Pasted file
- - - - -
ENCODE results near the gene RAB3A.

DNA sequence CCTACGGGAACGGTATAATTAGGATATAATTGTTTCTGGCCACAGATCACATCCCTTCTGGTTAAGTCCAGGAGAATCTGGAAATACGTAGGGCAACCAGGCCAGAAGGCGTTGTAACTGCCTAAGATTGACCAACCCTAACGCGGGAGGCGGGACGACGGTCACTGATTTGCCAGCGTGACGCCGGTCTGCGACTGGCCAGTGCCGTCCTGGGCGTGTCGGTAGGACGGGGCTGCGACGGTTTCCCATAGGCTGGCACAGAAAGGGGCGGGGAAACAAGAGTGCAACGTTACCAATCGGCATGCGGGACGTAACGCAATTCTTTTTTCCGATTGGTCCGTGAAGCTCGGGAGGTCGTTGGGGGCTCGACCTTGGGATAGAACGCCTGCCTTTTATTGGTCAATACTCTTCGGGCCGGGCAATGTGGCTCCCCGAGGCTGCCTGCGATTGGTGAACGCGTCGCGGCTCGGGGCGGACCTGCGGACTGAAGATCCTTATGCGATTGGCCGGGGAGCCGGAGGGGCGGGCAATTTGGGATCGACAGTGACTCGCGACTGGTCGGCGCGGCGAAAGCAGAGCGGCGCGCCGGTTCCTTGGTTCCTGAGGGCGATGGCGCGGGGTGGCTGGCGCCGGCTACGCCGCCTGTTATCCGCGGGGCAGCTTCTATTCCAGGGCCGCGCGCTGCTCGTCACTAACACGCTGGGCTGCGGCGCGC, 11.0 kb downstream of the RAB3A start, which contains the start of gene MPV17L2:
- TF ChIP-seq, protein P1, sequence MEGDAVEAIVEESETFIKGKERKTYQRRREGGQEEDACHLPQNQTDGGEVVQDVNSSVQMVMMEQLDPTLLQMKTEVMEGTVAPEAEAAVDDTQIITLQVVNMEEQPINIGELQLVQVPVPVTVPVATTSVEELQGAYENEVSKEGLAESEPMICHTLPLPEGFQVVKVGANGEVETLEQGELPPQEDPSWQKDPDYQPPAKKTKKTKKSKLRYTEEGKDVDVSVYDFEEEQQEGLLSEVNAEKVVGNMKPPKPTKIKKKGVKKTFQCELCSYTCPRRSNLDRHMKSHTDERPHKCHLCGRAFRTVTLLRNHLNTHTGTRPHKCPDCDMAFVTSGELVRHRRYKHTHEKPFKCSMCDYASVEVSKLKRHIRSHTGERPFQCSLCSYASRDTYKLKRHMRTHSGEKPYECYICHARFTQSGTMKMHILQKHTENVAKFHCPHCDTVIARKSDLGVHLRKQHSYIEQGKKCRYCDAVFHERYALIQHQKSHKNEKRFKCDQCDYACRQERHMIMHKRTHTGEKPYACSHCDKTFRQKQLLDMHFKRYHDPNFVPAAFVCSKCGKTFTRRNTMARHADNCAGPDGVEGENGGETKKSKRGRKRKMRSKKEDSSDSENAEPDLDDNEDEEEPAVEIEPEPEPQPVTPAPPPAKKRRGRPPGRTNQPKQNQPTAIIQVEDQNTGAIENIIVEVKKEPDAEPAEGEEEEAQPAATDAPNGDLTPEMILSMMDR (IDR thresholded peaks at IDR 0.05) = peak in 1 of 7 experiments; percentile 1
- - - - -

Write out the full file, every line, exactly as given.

ENCODE results near the gene RAB3A.

DNA sequence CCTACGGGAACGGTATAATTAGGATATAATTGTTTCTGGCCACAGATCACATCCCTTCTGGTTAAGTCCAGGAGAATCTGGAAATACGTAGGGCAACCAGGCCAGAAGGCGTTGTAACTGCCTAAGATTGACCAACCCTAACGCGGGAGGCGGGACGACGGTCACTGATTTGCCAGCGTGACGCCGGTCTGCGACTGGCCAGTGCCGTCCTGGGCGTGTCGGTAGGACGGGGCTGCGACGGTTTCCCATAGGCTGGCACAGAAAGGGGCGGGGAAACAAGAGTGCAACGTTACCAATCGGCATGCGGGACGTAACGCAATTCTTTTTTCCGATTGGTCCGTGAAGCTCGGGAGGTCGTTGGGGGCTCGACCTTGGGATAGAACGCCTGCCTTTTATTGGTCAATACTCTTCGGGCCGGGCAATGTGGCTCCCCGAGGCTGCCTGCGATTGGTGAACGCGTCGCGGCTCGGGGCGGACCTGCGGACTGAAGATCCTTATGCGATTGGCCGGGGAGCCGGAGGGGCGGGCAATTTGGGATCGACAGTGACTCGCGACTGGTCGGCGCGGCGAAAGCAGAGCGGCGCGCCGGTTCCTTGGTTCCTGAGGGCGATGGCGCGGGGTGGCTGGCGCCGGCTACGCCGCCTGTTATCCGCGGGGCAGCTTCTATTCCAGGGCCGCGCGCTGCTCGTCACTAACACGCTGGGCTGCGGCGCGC, 11.0 kb downstream of the RAB3A start, which contains the start of gene MPV17L2:
- TF ChIP-seq, protein P1, sequence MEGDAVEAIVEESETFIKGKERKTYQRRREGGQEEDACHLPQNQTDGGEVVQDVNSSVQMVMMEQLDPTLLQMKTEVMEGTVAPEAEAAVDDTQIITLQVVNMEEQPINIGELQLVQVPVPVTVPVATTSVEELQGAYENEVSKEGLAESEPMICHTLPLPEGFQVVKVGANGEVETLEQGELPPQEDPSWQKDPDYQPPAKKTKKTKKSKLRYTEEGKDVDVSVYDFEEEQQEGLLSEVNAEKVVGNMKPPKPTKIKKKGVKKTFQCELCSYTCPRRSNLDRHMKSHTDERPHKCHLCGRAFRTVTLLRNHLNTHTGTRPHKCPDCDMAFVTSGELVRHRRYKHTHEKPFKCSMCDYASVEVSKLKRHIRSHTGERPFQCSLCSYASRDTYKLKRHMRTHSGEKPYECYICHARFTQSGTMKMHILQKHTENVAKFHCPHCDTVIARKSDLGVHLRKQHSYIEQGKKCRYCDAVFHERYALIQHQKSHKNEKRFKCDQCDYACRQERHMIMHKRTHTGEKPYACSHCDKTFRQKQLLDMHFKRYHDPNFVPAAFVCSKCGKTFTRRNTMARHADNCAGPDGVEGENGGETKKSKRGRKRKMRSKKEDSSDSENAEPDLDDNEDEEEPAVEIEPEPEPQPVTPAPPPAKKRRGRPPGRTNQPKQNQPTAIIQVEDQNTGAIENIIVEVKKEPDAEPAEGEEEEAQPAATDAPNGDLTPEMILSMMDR (IDR thresholded peaks at IDR 0.05) = peak in 1 of 7 experiments; percentile 1